The importance of adapting local communities to make them more resilient in the face of the climate emergency is not being taken seriously enough, the Environment Agency today warned.
In a report to Government, the agency has warned of more extreme weather leading to increased flooding and drought, sea level rises of up to 78cm by the 2080s, and public water supplies needing more than 3.4 billion extra litres of water per day by 2050.
However, Environment Agency chair Emma Howard Boyd warned that the importance of adapting to the effects of climate change is at risk of being overlooked at COP26.
‘The climate crisis is global, but its impacts are in your village, your shop, your home. Adaptation action needs to be integral to government, businesses and communities too and people will soon question why it isn’t – especially when it is much cheaper to invest early in climate resilience than to live with the costs of inaction,’ she said.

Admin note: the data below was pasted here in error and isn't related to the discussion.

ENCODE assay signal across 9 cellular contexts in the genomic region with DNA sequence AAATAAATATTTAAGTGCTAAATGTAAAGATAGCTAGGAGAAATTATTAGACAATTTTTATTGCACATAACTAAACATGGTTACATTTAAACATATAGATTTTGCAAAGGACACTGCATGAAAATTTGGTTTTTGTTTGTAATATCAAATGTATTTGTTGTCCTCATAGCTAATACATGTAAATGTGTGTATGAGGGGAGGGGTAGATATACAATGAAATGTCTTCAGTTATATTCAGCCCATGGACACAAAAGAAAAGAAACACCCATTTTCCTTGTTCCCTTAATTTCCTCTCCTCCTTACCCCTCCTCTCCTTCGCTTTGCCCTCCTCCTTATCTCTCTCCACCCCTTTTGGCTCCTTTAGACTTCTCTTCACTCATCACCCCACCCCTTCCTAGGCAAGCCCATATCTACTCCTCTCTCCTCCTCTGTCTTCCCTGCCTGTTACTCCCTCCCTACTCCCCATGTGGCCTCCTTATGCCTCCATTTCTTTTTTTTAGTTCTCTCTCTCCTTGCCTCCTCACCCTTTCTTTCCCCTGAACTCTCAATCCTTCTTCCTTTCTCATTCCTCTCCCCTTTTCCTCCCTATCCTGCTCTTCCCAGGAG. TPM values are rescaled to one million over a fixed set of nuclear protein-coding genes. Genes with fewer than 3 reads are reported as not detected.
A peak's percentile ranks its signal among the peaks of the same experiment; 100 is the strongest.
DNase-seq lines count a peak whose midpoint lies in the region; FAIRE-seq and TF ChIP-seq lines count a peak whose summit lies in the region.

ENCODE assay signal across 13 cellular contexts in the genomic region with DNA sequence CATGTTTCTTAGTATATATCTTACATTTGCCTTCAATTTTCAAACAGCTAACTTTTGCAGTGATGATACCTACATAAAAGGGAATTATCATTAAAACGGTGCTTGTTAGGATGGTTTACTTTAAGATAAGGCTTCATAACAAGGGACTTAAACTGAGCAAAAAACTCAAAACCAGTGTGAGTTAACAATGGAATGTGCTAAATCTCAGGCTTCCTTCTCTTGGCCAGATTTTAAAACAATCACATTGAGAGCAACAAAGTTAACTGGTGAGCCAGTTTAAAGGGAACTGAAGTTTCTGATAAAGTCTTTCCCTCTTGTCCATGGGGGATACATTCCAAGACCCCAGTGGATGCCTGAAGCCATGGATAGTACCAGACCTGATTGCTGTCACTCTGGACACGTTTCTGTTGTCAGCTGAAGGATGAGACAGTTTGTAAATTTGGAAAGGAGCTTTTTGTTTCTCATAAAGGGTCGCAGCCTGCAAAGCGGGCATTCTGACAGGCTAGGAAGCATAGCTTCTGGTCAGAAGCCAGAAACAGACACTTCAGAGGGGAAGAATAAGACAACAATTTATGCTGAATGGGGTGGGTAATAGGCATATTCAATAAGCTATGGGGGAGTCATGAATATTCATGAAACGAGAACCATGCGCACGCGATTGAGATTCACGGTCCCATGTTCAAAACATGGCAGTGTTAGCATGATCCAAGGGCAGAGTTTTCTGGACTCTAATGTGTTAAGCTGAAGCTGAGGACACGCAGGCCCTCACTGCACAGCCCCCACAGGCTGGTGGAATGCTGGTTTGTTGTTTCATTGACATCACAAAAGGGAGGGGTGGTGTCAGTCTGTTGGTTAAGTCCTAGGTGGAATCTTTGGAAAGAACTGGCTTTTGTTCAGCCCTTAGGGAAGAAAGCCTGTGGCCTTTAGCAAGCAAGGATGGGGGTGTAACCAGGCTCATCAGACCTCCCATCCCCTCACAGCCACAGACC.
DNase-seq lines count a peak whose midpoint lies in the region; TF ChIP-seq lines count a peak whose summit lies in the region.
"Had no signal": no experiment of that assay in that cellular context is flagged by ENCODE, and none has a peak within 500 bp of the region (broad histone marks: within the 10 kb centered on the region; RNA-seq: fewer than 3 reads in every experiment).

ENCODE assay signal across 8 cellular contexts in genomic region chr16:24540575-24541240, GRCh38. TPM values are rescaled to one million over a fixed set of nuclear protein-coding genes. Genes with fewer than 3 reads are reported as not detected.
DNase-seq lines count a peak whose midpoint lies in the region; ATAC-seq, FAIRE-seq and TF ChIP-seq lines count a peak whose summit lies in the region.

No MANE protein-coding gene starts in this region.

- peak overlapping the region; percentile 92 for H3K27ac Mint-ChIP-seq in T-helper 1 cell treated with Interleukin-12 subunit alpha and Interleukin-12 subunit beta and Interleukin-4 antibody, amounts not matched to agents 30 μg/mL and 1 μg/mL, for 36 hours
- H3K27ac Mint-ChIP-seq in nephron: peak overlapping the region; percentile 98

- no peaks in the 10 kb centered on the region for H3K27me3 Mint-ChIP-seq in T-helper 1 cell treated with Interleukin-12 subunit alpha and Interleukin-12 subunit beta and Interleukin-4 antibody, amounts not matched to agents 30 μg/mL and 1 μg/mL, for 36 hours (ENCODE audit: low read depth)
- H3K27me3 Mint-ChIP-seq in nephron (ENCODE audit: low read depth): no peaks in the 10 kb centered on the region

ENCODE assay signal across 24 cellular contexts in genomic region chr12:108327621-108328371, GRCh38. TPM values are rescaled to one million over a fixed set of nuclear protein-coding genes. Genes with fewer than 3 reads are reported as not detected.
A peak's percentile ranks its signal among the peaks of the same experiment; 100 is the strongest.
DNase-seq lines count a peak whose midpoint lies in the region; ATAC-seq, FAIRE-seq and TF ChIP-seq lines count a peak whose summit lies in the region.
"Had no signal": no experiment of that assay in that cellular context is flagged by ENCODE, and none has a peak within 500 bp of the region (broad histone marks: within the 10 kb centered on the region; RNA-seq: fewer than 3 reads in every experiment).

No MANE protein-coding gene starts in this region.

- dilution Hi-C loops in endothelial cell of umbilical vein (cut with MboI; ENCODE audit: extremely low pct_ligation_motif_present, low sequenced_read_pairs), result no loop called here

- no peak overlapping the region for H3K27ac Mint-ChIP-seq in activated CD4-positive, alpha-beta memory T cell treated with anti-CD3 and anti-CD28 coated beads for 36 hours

‘While mitigation might save the planet, it is adaptation, preparing for climate shocks, that will save millions of lives. Choosing one over the other on the basis of a simple either/or calculation is like telling a bird it only needs one wing to fly.
‘With that in mind, it is deeply worrying that adaptation is in danger of being grievously undercooked at COP26. Not by the UK Government, but by the world at large.
‘Significant climate impacts are inevitable. We can successfully tackle the climate emergency if we do the right things, but we are running out of time to implement effective adaptation measures. Our thinking must change faster than the climate.’